And if this is done by lottery, a lucky winner might well sell his ticket if the price is right... and would we even want to try and stop such transactions, like we prohibit people from selling their own organs now? If you (at, say, age 35) win the lottery and get to choose between a normal lifespan in sufficient wealth, or an extended lifespan that will be spent either working or worrying over money (or both)? Because your state or private pension scheme is most certainly not going to cover you for 300 years.
If a business guy tells you: "I need an FTP server", your answer shouldn't be "no way in hell", but "what is it you really need?". Understand what their business need is, then offer your expertise to set up the right technology for the job to meet that need. And it goes further: if you understand their business, you can take the initiative and bring new tech to their attention and show them how it will help them to do things better, faster or cheaper. Many IT departments don't do that often enough or well enough.
I'd argue that there are still big gains being made with new IT; the need for continued innovation is still there. For starters, replacing traditional inventory and accounting with computer based solutions hasn't been a big bang where all the benefits were realized in a short time. These things evolved from basic isolated solutions, adding bar codes and inventory tracking, automated warehouses, JIT logistics, ERP, standardisation in integration tech that allows easy outsourcing of payroll and other business processes, etc. And this process continues. My current client suffers from the stuff I described above, but that doesn't mean that all their projects fail, and we've seen some significant tangible benefits coming out of the use of mobile devices, new ways of learning and providing support, a shift to SAAS, virtualisation, web-based solutions (thin client), and they even still develop some bespoke software that gives them a real competitive edge. They go for "commodity tools" in the sense that their strategy is to "buy not build" where possible, but the stuff they buy is being improved upon all the time, and even SAAS solutions do not free you from having to have at least some knowledge of IT when rolling them out into the organisation.
Keep in mind that innovation doesn't mean operating on the bleeding edge of tech or inventing your own stuff, in most cases it means adjusting your organisation and the way you do business to take advantage of advances being made in tech that is already available as "boring" commodity software or services.
The report says that given the low levels of digital knowledge and skills outside of IT [..]
When I first started working, IT was more closely interwoven with the business functions. Gradually, IT was separated into its own department, parts of it were outsourced, and the work was more compartimentalized (moving from individual generalists to fully interchangable specialists). To be sure this has had positive effects: in my own experience the level of professionalism has gone way up and there are far fewer ninja projects and hobby departments. But the downside has been that IT has lost touch with the business almost completely, and the amount of red tape is staggering.
Russia would like for us to continue gifting them with cash for 40-year-old missle motors, it's our own government that doesn't want them any longer. For good reason. That did not cause SpaceX to enter the competitive process, they want the U.S. military as a customer. But it probably did make it go faster.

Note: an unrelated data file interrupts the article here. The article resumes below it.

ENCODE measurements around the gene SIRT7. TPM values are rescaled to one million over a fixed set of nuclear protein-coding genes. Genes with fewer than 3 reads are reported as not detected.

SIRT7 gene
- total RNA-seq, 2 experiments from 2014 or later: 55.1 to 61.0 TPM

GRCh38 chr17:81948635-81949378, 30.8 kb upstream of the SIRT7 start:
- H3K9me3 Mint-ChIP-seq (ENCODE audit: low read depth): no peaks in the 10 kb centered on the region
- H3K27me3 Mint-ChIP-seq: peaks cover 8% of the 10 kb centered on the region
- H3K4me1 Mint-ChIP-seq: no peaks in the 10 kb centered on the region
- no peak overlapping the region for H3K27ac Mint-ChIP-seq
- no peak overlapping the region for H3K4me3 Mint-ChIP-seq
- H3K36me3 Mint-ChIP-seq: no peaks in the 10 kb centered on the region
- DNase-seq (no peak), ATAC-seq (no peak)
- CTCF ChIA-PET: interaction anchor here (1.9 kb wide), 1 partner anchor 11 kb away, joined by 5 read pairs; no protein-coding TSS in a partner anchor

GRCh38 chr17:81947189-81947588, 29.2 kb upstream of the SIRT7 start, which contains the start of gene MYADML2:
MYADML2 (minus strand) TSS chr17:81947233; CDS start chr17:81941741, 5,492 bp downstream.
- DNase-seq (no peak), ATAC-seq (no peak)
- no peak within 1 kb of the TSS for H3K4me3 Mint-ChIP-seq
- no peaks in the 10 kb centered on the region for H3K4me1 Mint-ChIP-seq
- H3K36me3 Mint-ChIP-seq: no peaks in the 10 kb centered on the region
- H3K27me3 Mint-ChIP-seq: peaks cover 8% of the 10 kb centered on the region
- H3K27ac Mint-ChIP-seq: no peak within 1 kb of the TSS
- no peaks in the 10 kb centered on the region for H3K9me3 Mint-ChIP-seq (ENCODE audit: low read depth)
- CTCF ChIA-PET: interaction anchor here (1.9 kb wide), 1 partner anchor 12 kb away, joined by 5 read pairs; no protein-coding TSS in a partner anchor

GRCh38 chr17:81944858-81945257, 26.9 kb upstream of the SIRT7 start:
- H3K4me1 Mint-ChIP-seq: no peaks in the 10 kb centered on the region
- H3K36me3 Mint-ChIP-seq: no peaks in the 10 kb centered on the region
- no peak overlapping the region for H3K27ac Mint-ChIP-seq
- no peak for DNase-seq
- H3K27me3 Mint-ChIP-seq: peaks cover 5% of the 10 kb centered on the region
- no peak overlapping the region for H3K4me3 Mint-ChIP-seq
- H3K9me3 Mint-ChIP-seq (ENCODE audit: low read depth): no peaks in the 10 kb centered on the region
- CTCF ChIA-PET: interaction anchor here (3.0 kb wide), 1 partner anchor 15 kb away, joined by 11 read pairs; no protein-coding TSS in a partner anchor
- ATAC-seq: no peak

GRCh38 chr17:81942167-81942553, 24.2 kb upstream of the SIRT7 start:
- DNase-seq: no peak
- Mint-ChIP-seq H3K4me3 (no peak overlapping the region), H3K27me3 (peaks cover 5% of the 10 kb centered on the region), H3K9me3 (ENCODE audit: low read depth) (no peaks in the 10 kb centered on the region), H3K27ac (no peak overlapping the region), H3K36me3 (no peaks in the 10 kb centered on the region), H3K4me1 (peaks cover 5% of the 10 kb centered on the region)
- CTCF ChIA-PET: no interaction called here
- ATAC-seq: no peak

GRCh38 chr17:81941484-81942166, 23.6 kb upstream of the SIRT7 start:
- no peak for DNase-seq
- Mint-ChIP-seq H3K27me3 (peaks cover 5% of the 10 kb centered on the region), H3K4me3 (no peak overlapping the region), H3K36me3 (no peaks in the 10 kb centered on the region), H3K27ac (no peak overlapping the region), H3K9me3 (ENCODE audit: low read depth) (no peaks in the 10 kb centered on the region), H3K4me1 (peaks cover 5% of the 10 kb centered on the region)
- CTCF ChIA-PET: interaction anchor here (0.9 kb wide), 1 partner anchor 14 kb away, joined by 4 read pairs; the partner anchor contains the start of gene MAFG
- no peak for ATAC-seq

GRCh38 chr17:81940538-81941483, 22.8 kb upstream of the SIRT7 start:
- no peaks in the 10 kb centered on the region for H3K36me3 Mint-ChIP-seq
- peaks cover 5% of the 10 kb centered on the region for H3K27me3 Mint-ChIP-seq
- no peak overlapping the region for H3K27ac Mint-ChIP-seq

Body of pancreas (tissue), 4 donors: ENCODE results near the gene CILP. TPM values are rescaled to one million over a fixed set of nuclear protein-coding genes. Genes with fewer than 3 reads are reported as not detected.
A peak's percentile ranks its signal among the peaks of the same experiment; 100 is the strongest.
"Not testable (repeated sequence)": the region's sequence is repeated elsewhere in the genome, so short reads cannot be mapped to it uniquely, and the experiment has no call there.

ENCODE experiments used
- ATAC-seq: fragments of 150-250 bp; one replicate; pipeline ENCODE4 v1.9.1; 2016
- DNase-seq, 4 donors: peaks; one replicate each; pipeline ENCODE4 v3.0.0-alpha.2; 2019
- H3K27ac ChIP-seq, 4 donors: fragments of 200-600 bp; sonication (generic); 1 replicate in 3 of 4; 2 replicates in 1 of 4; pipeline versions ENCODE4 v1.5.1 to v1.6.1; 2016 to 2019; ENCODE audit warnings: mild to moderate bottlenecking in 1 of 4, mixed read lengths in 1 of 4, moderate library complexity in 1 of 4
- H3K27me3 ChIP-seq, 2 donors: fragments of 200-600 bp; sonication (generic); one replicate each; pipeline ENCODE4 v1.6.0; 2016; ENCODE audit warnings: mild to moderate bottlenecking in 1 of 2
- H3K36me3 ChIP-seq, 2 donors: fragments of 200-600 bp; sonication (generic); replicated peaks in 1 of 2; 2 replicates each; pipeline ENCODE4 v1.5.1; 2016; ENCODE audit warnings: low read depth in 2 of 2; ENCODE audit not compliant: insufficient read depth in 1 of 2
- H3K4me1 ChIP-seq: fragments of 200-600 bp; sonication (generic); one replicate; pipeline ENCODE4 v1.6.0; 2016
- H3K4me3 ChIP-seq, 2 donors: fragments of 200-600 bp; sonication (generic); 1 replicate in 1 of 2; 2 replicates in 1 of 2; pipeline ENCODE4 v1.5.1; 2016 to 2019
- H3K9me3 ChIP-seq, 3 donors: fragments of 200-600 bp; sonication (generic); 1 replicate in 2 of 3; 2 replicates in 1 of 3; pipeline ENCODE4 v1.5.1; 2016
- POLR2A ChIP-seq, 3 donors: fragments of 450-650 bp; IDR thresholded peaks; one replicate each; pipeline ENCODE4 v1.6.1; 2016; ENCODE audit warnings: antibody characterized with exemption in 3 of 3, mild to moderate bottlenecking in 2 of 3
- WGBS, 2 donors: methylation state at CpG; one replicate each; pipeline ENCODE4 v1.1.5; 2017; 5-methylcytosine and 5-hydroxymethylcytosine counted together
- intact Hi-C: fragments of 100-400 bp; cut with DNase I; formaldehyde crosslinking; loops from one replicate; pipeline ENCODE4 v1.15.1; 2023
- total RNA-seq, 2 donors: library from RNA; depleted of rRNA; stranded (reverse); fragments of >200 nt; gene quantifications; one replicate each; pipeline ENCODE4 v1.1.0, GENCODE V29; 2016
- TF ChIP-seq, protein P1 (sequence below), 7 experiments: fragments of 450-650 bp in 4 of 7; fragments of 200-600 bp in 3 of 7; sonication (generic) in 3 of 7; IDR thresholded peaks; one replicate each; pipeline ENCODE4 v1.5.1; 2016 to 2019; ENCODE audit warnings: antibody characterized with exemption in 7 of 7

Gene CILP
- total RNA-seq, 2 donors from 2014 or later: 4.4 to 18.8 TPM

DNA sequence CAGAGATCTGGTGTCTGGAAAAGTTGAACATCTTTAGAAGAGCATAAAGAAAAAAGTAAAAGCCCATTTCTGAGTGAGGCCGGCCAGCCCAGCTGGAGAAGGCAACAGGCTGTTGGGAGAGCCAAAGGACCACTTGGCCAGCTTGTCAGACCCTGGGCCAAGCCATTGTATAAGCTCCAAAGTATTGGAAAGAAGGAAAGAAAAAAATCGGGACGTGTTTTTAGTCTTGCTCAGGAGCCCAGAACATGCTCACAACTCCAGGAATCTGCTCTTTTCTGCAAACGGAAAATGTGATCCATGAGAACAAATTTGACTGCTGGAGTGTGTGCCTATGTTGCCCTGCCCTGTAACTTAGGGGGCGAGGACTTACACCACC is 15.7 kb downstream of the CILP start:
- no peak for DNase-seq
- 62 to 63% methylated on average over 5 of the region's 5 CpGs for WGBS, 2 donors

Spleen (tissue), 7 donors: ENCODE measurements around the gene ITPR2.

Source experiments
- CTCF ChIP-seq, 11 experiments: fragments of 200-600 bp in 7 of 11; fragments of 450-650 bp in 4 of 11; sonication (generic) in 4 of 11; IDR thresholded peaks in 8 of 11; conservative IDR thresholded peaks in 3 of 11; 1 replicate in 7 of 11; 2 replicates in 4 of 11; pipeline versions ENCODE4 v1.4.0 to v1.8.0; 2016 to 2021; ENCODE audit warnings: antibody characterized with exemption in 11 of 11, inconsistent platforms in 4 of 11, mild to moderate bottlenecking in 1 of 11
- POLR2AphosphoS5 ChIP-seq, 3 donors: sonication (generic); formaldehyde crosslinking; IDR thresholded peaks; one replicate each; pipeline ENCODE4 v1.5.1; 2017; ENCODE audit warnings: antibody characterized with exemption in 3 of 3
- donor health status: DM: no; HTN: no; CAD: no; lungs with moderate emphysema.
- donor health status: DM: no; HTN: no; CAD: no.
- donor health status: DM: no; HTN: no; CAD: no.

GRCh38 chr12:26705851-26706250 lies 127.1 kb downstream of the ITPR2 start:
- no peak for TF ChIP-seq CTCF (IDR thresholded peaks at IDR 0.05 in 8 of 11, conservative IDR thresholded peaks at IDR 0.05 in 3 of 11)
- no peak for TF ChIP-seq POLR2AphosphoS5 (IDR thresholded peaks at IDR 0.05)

Also, ULA is flying 1960 technology, stuff that Mercury astronauts used, and only recently came up with concept drawings for something new due to competitive pressure from SpaceX. So, I am sure that folks within the Air Force wished for a better vendor but had no choice.
This ends a situation in which two companies that would otherwise have been competitive bidders decided that it would cost them less to be a monopoly, and created their own cartel. Since they were a sole provider, they persuaded the government to pay them a Billion dollars a year simply so that they would retain the capability to manufacture rockets to government requirements.
Yes, there will be at least that Billion in savings and SpaceX so far seems more than competitive with the prices United Launch Alliance was charging. There will be other bidders eventually, as well.
It'll be a lot like living on a submarine that you mostly endure rather than pioneer
Extra points for this remark. I suppose many of us (myself included) at first had a somewhat romantic picture when thinking about the first Mars settlement, even harebrained ones like Mars One. A garden dome with some cylindrical habitats around it, with a bespacesuited pioneer standing outside next to the rover he takes out on his daily drives around the planet. The submarine analogy is much more realistic... It'll be cramped, with only very limited time outdoors, with zero privacy, zero opportunity to escape your fellow colonists, and probably limited opportunity to escape into work (as people in such conditions often do). Big Brother in Hell. Probably exiting for the first month, still pretty good a few months in, but after a year (after you're still around) it's going to suck.
There's always a better idiot to beat your safety system. Also, wasn't this caused simply by the driver stepping on the accelerator? This did not look like the kind of driving any self-parking car would do, pedestrians or no.
Competition (meaning a race between two or more people, although this also applies to the economic meaning of the word) is healthy and good, and it is a powerful way to push people to excel. And recognizing effort helps disadvantaged children, they get bonus points for persevering where the advantaged kids "got everything handed to them on a silver platter" without having to try very hard, as one critic in that article puts it.